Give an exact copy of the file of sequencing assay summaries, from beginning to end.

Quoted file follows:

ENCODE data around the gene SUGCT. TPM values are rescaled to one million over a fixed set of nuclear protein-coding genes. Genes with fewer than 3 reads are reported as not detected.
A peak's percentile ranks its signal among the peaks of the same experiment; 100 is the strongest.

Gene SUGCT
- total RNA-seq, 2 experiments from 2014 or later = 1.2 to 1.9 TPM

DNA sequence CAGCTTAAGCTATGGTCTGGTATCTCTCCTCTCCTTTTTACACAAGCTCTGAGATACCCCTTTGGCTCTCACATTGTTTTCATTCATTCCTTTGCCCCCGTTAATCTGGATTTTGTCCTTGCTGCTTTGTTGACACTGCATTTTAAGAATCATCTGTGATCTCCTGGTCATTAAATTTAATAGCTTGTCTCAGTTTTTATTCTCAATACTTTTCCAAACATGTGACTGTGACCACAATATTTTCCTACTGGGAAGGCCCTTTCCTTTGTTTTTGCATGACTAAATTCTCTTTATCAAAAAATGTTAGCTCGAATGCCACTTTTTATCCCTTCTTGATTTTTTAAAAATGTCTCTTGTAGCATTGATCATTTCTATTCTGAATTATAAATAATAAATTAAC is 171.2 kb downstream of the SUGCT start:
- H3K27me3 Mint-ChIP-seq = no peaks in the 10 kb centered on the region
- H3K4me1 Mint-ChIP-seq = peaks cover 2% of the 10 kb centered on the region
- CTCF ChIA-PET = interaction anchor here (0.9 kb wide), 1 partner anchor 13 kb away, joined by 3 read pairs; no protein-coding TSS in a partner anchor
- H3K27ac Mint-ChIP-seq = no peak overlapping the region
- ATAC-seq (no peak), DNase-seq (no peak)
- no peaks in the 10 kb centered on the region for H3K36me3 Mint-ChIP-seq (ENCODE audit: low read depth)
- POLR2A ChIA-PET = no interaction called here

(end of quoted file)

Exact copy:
ENCODE data around the gene SUGCT. TPM values are rescaled to one million over a fixed set of nuclear protein-coding genes. Genes with fewer than 3 reads are reported as not detected.
A peak's percentile ranks its signal among the peaks of the same experiment; 100 is the strongest.

Gene SUGCT
- total RNA-seq, 2 experiments from 2014 or later = 1.2 to 1.9 TPM

DNA sequence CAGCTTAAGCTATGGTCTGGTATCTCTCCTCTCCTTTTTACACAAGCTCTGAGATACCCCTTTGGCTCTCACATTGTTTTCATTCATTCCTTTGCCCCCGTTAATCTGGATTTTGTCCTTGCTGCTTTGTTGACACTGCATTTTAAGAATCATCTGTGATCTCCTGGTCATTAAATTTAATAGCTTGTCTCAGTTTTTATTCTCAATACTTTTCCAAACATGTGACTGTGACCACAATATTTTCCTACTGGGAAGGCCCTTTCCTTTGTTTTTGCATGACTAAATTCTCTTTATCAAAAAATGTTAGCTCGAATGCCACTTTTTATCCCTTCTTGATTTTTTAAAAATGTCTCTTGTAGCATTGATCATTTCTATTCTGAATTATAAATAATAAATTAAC is 171.2 kb downstream of the SUGCT start:
- H3K27me3 Mint-ChIP-seq = no peaks in the 10 kb centered on the region
- H3K4me1 Mint-ChIP-seq = peaks cover 2% of the 10 kb centered on the region
- CTCF ChIA-PET = interaction anchor here (0.9 kb wide), 1 partner anchor 13 kb away, joined by 3 read pairs; no protein-coding TSS in a partner anchor
- H3K27ac Mint-ChIP-seq = no peak overlapping the region
- ATAC-seq (no peak), DNase-seq (no peak)
- no peaks in the 10 kb centered on the region for H3K36me3 Mint-ChIP-seq (ENCODE audit: low read depth)
- POLR2A ChIA-PET = no interaction called here